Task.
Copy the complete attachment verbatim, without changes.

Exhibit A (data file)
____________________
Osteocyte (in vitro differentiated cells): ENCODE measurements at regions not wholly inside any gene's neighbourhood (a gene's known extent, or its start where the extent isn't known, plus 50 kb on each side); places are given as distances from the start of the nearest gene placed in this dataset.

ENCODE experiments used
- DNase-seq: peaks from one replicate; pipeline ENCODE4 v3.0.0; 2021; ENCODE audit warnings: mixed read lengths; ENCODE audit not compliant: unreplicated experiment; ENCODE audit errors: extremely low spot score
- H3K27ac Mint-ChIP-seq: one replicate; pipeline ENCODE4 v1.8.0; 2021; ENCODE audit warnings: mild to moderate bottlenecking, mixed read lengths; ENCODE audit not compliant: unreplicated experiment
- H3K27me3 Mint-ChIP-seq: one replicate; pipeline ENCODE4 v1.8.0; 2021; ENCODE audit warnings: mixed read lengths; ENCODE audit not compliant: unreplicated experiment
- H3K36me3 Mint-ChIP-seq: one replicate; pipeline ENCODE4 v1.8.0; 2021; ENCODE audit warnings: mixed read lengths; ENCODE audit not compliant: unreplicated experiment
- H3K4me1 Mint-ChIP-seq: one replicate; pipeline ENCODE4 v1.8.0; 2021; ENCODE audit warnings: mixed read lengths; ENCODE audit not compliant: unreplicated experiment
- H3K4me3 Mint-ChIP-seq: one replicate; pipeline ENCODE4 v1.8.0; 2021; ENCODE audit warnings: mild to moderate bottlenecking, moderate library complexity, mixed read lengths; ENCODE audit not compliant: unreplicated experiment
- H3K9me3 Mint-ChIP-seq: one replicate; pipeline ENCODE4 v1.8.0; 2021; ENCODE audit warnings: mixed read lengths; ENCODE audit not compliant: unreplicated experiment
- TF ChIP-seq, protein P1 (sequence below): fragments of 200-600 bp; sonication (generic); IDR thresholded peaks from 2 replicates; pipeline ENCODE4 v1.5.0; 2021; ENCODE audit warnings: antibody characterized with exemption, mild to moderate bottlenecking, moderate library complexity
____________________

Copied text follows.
Osteocyte (in vitro differentiated cells): ENCODE measurements at regions not wholly inside any gene's neighbourhood (a gene's known extent, or its start where the extent isn't known, plus 50 kb on each side); places are given as distances from the start of the nearest gene placed in this dataset.

ENCODE experiments used
- DNase-seq: peaks from one replicate; pipeline ENCODE4 v3.0.0; 2021; ENCODE audit warnings: mixed read lengths; ENCODE audit not compliant: unreplicated experiment; ENCODE audit errors: extremely low spot score
- H3K27ac Mint-ChIP-seq: one replicate; pipeline ENCODE4 v1.8.0; 2021; ENCODE audit warnings: mild to moderate bottlenecking, mixed read lengths; ENCODE audit not compliant: unreplicated experiment
- H3K27me3 Mint-ChIP-seq: one replicate; pipeline ENCODE4 v1.8.0; 2021; ENCODE audit warnings: mixed read lengths; ENCODE audit not compliant: unreplicated experiment
- H3K36me3 Mint-ChIP-seq: one replicate; pipeline ENCODE4 v1.8.0; 2021; ENCODE audit warnings: mixed read lengths; ENCODE audit not compliant: unreplicated experiment
- H3K4me1 Mint-ChIP-seq: one replicate; pipeline ENCODE4 v1.8.0; 2021; ENCODE audit warnings: mixed read lengths; ENCODE audit not compliant: unreplicated experiment
- H3K4me3 Mint-ChIP-seq: one replicate; pipeline ENCODE4 v1.8.0; 2021; ENCODE audit warnings: mild to moderate bottlenecking, moderate library complexity, mixed read lengths; ENCODE audit not compliant: unreplicated experiment
- H3K9me3 Mint-ChIP-seq: one replicate; pipeline ENCODE4 v1.8.0; 2021; ENCODE audit warnings: mixed read lengths; ENCODE audit not compliant: unreplicated experiment
- TF ChIP-seq, protein P1 (sequence below): fragments of 200-600 bp; sonication (generic); IDR thresholded peaks from 2 replicates; pipeline ENCODE4 v1.5.0; 2021; ENCODE audit warnings: antibody characterized with exemption, mild to moderate bottlenecking, moderate library complexity